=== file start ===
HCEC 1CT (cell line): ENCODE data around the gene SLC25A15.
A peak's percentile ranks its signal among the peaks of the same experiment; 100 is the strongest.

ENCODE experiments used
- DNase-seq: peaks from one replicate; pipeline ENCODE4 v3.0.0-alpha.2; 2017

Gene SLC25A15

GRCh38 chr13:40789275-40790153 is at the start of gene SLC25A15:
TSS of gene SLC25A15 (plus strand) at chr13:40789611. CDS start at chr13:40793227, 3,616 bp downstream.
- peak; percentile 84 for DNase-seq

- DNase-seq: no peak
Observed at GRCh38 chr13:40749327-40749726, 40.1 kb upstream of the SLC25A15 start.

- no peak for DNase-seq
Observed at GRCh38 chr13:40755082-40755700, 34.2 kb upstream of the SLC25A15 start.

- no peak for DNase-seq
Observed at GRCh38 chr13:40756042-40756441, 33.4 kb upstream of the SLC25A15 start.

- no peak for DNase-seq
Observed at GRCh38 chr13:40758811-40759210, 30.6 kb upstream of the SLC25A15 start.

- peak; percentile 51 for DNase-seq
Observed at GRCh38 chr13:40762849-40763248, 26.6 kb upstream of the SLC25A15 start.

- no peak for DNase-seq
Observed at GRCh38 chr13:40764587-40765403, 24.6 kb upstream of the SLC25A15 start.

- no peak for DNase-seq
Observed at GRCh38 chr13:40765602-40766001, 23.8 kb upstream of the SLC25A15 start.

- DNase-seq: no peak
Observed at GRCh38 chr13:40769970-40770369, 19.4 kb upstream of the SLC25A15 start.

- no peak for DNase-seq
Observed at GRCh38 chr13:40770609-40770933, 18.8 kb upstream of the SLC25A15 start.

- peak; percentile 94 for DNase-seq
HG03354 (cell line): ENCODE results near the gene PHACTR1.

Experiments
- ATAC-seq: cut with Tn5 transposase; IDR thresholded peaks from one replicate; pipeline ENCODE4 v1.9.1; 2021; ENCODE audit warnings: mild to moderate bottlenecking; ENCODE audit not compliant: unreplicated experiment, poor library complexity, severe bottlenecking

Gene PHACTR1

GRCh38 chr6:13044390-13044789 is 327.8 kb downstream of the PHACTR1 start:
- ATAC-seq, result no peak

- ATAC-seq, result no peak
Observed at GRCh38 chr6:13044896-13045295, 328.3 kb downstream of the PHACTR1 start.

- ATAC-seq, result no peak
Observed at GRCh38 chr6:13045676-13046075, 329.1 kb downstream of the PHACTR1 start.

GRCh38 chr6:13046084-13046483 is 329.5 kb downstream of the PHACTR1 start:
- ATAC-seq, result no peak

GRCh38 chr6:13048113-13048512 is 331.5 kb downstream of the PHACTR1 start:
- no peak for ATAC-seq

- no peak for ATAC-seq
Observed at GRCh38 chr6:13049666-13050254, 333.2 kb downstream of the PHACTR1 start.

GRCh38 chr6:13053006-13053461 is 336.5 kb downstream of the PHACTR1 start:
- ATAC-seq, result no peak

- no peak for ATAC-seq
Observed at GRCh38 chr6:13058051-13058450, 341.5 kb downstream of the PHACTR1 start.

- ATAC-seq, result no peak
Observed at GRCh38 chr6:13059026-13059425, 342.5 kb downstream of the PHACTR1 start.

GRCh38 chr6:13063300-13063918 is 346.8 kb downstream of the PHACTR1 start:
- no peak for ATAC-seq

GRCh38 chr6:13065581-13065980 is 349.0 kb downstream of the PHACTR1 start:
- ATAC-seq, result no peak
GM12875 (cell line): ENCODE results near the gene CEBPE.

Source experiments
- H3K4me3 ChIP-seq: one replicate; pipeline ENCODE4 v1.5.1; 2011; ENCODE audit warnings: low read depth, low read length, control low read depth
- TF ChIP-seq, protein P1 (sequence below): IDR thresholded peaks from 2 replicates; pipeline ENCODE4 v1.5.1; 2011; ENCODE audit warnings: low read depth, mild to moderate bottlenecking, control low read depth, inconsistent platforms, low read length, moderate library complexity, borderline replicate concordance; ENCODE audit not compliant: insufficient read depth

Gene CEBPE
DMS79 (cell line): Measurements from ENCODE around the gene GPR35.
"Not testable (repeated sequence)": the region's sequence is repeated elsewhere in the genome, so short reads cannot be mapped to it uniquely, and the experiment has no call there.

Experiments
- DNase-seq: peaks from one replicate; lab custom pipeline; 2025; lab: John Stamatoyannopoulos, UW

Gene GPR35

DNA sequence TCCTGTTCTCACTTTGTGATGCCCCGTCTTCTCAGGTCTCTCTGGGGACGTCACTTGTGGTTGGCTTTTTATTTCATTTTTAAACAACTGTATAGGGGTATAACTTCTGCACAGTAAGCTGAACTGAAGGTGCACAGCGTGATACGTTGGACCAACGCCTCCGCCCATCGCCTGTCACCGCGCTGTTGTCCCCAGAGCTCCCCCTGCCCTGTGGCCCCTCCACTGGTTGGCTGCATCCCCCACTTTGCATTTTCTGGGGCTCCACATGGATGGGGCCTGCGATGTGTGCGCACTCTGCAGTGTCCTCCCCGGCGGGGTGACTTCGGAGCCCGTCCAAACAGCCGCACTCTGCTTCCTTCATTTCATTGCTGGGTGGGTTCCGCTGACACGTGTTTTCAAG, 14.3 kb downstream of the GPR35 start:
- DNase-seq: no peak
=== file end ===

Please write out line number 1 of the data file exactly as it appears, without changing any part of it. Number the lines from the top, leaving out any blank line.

HCEC 1CT (cell line): ENCODE data around the gene SLC25A15.